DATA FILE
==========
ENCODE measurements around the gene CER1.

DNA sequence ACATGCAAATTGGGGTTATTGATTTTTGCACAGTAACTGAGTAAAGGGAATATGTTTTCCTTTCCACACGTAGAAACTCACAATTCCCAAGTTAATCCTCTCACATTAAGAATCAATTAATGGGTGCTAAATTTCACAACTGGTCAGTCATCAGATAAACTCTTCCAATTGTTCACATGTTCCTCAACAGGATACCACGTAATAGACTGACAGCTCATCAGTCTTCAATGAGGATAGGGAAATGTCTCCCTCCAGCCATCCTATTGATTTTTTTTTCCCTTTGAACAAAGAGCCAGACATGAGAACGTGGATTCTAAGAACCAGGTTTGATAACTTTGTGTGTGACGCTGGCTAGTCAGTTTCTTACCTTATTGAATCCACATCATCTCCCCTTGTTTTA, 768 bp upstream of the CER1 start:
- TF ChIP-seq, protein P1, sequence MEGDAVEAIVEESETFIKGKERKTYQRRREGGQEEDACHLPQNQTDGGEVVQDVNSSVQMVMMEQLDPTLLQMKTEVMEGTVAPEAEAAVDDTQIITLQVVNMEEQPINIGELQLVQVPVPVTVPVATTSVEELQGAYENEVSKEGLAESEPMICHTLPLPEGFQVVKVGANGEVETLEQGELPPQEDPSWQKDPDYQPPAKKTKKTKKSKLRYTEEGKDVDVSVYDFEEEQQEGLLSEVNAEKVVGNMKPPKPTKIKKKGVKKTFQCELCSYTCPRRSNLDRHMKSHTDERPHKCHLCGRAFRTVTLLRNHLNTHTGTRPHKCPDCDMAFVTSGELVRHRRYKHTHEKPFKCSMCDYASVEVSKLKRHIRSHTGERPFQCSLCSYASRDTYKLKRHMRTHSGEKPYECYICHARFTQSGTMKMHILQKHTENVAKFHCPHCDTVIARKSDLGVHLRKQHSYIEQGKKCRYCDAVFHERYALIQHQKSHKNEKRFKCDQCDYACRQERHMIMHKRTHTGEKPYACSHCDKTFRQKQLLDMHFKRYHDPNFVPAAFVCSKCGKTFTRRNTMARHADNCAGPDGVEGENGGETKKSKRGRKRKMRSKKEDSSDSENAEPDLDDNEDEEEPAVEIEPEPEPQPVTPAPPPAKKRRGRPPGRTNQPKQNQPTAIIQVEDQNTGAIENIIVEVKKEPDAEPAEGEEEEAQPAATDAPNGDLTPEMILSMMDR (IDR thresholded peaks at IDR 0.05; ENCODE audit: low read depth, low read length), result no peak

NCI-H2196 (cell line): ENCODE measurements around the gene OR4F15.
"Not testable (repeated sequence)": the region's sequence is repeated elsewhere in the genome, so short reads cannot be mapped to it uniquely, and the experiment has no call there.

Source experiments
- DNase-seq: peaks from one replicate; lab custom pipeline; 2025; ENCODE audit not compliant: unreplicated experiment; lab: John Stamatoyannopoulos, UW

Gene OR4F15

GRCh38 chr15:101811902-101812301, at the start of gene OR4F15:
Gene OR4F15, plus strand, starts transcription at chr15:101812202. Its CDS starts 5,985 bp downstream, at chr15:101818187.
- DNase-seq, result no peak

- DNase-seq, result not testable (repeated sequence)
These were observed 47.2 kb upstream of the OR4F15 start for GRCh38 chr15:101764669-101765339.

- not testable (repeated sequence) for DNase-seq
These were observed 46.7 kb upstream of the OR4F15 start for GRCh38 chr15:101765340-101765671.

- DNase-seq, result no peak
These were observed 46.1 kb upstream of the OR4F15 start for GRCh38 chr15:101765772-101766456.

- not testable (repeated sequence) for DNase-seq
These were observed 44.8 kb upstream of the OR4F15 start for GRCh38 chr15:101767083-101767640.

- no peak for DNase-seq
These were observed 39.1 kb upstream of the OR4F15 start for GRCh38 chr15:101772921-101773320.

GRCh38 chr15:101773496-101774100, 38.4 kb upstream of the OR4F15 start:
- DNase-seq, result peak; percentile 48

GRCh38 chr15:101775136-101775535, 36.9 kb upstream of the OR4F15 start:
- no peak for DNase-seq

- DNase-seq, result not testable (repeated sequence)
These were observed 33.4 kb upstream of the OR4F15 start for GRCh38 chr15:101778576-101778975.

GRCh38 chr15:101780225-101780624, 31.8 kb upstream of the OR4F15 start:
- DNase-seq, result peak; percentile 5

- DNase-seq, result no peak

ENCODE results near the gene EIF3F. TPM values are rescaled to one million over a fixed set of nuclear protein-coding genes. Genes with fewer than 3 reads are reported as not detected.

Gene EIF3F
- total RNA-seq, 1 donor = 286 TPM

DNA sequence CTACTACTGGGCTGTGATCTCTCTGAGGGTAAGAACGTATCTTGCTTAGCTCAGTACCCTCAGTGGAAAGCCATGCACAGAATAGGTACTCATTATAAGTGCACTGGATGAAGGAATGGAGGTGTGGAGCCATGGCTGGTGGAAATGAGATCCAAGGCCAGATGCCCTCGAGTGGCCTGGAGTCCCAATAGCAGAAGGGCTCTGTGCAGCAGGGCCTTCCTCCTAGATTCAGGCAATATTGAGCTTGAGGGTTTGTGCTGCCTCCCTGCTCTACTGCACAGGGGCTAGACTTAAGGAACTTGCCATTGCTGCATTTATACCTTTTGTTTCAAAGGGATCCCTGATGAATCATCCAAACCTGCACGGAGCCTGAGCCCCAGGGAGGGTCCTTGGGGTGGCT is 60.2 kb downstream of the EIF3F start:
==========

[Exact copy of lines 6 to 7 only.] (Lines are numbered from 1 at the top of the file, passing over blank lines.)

Source experiments
- DNase-seq: peaks from one replicate; lab custom pipeline; 2025; ENCODE audit not compliant: unreplicated experiment; lab: John Stamatoyannopoulos, UW